HAVANA TIMES – Christmas celebrations in Cuba have come to be defined by a family dinner, of turkey, chicken or fish (although the later has become very difficult to get a hold of recently).
Meanwhile, New Year celebrations include roasted pork, pork scratchings, beans and rice, cassava, fried plantain, seasonal salad, syrupy desserts and other dishes typical of each region.
Music is something else these celebrations can’t go without, where even neighbors come over for a dance, waiting for midnight. Wishing each other well, raising a toast for the new year and coming home to throw the traditional jug of water out onto the street and… get rid of all the bad things in our lives! Then, go around the block with a suitcase so they can get to go on a trip abroad or some other religious tradition.
This New Year’s, we haven’t abandoned these traditions, but it’s clear that our financial means have changed and this won’t allow us to make the traditional meal we normally have, because food items are too expensive and scarce.
Even though the government has set aside spaces for trade markets in towns, at relatively affordable prices, this is something that also gives rise to contradictory opinions. These go hand-in-hand with long lines of people who have no guarantee that they will be able to take what they want home, especially meat.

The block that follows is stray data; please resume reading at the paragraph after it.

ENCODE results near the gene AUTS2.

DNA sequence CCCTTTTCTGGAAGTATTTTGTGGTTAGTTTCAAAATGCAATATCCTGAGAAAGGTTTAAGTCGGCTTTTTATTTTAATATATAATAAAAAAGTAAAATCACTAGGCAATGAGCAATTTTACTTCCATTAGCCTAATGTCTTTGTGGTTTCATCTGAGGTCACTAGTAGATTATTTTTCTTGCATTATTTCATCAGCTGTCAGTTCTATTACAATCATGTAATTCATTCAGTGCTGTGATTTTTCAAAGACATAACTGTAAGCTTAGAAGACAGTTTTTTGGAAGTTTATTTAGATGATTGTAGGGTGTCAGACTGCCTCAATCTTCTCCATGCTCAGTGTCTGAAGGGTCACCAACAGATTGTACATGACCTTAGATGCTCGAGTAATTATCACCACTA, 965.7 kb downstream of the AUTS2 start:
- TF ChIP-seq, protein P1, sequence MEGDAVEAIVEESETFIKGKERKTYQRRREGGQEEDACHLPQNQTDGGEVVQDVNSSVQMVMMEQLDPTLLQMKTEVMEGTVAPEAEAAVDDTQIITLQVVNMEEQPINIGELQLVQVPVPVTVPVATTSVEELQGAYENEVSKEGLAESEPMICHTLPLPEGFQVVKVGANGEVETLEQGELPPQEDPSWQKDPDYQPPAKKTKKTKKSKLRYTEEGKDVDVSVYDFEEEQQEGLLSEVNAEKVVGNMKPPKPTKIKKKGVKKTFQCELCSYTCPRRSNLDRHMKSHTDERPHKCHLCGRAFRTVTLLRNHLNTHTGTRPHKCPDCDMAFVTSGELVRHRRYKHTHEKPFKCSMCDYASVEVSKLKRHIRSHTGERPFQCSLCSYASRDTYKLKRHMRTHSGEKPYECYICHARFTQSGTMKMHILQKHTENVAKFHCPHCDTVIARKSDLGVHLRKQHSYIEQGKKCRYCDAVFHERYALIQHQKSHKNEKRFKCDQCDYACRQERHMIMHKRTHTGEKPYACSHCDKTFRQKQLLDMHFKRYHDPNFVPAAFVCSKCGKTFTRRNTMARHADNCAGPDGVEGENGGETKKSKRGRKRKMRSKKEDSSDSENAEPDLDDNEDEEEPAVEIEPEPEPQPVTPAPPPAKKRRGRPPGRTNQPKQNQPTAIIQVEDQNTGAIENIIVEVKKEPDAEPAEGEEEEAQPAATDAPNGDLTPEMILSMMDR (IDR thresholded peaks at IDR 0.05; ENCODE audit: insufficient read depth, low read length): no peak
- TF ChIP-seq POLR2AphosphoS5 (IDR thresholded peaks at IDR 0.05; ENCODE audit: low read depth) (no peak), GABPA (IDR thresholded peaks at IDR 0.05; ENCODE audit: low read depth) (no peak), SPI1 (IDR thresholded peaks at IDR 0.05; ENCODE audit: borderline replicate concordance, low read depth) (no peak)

In my house, we always try to see in the New Year in the most traditional way possible, but this year we won’t have pork like in previous years, but chicken. There won’t be the abundance of years past either, although my neighbor was able to buy a pig in the countryside and already told me when he brought the animal back with a rope around its neck: “Don’t buy anything, we’ve got it all,” we shouldn’t get used to it.
Anyway, even if many people’s financial situation has been increasingly difficult, I wish you all health and strength to carry on. Happy New Year!